You are on page 1of 4

Modern Physics Letters B, Vol. 23, No.

3 (2009) 233236 World Scientific Publishing Company


CHANG-YUE XU, LI-WEI CHEN and XI-YUN LU* Department of Modern Mechanics, University of Science and Technology of China, Hefei, Anhui 230026, P. R. China * Received 1 June 2008 The interaction of shock wave and turbulence for transonic flow over a circular cylinder is investigated using detached-eddy simulation (DES). Several typical cases are calculated for free-stream Mach number M from 0.85 to 0.95, and the physical mechanisms relevant to the shock wave and turbulence interaction are discussed. Results show that there exist two flow states. One is unsteady flow state with moving shock waves interacting with turbulent flow for M < 0.9 approximately, and the other is quasi-steady flow with stationary shocks standing over the wake of the cylinder for M > 0.9, suppressing the vortex shedding from the cylinder. Moreover, local supersonic zones are identified in the wake of the cylinder and generated by two processes, i.e., reverse flow and shock wave distortion induced the supersonic zone. Turbulent shear layer instabilities are revealed and associated with moving shock wave and traveling pressure wave.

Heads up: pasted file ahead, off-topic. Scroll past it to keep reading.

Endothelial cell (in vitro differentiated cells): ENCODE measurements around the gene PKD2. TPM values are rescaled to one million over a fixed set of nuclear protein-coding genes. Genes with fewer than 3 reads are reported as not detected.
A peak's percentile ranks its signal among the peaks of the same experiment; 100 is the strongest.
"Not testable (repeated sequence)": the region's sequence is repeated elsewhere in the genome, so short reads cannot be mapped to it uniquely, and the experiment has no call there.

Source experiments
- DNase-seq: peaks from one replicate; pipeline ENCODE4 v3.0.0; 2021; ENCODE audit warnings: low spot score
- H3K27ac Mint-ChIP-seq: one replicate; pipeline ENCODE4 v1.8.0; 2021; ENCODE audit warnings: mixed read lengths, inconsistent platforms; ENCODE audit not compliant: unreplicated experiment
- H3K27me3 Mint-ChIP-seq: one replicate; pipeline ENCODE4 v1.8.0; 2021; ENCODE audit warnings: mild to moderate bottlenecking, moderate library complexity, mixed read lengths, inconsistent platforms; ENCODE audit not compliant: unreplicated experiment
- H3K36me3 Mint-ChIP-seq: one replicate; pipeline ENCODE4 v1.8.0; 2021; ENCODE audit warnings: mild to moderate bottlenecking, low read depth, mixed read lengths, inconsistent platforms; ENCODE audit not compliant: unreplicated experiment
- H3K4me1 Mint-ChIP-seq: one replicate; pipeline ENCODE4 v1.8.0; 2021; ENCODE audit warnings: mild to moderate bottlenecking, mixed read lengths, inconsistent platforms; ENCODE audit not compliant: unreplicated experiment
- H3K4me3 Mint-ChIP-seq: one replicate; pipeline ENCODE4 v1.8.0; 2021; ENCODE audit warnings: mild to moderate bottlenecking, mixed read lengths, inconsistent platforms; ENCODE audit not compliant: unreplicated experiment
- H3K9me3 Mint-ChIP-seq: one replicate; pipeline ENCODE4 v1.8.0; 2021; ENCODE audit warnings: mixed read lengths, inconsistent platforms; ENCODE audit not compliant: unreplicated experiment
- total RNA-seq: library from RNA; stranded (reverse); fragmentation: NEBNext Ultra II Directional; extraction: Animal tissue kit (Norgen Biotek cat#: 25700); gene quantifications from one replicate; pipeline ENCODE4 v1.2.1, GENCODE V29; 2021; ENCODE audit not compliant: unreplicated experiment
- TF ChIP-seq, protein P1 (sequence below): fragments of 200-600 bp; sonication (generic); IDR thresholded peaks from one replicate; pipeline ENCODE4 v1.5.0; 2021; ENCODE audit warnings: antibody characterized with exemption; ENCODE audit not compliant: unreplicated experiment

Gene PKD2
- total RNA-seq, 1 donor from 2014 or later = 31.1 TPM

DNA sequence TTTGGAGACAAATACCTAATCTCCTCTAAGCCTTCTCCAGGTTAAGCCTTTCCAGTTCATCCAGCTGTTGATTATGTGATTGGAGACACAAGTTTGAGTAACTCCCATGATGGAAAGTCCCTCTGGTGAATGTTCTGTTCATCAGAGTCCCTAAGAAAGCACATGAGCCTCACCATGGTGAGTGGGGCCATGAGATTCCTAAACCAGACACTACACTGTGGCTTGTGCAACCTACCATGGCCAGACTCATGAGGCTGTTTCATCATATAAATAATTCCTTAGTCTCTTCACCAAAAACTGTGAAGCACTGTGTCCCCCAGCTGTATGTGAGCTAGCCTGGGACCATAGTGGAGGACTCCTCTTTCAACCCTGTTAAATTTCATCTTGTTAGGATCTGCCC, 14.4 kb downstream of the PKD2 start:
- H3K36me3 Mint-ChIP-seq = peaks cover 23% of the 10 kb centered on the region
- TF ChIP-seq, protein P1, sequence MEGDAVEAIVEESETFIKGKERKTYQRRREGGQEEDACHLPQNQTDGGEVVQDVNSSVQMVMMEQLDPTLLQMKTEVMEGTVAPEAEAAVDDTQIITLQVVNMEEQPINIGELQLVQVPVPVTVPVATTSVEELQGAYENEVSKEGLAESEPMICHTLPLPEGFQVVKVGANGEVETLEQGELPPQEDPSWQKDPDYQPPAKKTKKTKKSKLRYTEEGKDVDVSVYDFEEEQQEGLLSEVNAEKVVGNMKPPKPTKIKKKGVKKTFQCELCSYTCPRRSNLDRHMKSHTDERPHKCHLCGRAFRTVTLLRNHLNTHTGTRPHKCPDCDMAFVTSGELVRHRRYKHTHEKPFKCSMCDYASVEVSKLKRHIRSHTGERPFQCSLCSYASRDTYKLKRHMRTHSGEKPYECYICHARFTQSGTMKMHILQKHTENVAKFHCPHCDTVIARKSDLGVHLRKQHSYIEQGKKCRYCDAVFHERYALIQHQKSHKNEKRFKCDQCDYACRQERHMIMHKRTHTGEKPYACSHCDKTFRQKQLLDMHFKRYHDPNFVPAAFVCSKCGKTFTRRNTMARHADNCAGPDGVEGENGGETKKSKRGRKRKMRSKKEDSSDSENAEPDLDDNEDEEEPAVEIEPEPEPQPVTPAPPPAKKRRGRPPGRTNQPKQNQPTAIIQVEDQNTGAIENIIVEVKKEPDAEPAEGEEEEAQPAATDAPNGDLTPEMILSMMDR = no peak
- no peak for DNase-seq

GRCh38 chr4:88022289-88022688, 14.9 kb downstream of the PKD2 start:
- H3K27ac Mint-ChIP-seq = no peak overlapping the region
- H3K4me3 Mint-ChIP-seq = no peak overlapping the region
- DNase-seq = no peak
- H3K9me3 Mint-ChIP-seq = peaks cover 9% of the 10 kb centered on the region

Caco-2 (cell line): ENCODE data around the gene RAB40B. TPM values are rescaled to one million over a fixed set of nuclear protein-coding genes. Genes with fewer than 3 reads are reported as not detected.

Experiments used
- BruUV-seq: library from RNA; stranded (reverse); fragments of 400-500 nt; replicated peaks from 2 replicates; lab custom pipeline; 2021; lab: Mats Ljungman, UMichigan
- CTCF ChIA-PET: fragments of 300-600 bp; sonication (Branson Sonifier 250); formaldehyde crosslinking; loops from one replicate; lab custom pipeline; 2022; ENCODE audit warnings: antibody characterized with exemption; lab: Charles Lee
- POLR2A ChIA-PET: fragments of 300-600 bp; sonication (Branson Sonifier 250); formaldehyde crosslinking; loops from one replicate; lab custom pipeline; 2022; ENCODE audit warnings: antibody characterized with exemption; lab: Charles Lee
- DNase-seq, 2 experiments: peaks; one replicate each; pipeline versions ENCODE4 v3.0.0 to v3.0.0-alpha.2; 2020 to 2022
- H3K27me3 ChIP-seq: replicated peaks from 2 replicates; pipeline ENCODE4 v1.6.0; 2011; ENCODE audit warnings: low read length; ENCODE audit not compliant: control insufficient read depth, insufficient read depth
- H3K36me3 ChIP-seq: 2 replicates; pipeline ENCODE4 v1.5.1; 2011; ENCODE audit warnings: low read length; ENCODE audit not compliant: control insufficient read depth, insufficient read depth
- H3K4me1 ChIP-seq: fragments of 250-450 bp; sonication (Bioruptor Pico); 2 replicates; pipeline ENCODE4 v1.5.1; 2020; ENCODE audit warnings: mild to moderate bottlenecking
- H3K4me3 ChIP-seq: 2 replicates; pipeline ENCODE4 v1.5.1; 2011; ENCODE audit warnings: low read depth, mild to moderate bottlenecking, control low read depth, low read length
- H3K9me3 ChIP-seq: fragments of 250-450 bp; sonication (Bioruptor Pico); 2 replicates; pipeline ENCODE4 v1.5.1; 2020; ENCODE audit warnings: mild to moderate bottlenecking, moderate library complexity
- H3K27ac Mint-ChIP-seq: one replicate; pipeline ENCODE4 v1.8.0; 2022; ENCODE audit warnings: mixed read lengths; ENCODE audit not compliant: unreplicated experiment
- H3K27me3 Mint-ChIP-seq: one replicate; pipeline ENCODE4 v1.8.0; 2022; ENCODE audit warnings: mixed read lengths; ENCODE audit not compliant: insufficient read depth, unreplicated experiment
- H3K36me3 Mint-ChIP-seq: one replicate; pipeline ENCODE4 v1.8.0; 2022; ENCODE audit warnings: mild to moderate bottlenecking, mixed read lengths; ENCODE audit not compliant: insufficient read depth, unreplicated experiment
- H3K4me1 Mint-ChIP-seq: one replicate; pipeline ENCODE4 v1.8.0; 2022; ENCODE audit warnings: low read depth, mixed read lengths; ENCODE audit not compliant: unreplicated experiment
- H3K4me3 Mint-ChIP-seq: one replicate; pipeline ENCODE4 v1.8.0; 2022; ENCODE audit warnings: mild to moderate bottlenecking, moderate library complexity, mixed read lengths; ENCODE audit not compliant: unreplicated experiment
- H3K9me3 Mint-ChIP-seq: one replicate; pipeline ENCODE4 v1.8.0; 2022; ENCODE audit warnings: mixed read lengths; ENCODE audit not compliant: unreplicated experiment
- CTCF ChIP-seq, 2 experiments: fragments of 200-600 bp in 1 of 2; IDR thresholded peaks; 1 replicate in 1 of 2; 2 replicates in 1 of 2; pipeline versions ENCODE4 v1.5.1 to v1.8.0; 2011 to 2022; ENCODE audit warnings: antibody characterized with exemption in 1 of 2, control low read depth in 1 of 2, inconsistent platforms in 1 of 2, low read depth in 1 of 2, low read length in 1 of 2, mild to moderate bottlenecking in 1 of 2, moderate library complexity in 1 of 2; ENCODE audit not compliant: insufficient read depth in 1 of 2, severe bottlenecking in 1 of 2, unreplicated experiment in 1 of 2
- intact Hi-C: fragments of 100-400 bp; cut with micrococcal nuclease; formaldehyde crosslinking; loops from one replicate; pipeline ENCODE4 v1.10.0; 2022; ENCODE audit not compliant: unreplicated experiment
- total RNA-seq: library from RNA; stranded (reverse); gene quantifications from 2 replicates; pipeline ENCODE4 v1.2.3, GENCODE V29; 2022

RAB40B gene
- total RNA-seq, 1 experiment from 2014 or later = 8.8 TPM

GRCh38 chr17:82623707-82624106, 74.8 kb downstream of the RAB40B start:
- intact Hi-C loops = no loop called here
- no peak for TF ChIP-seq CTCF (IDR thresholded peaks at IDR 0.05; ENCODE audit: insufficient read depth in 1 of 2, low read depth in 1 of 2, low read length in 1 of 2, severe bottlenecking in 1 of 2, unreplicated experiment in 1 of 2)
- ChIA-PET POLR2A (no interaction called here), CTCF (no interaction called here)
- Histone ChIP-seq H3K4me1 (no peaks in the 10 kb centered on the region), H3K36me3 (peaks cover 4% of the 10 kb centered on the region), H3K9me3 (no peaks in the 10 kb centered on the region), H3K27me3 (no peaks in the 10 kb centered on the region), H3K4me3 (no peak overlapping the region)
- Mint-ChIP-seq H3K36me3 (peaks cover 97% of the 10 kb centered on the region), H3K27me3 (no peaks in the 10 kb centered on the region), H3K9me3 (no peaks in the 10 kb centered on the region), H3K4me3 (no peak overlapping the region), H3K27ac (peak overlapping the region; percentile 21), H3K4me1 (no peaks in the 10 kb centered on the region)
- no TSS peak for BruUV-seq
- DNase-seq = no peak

Keywords: Detached eddy simulation (DES); transonic flow; shock wave; turbulent flow.



The prediction of compressible flow with shock wave and turbulence interaction is a challenging problem and plays an important role in applications and fundamentals. Usually, transonic flow over a body, e.g., airfoil and cylinder, is a typical problem for studying shock wave and turbulent flow interaction1,2. Here, we will deal with the transonic flow past a circular cylinder to reveal the relevant physical mechanisms. Some typical work on this subject has been performed experimentally and numerically3-6. Compared with transonic flow past an airfoil7,8, the flow structures of transonic flow past the cylinder become more complicated since massively separated flow occurs in the wake of the cylinder. Thus, it is still highly desirable to reveal the flow behaviors, e.g., the turbulent shear layer instability, local supersonic zone, and pressure wave traveling. In the present study, a detached-eddy simulation (DES) is used in solving the two-dimensional (2D) Reynolds-averaged Navier-Stokes equations. Some work on flow past a cylinder has exhibited that the results predicted by the 2D simulation are well consistent with those obtained by the three-dimensional (3D) calculation9. Recently, a 2D DES has been successfully employed to predict the flow behaviors in a combustor10. Thus, we will reveal the physical mechanisms associated with the shock wave and turbulence interaction based on the 2D DES.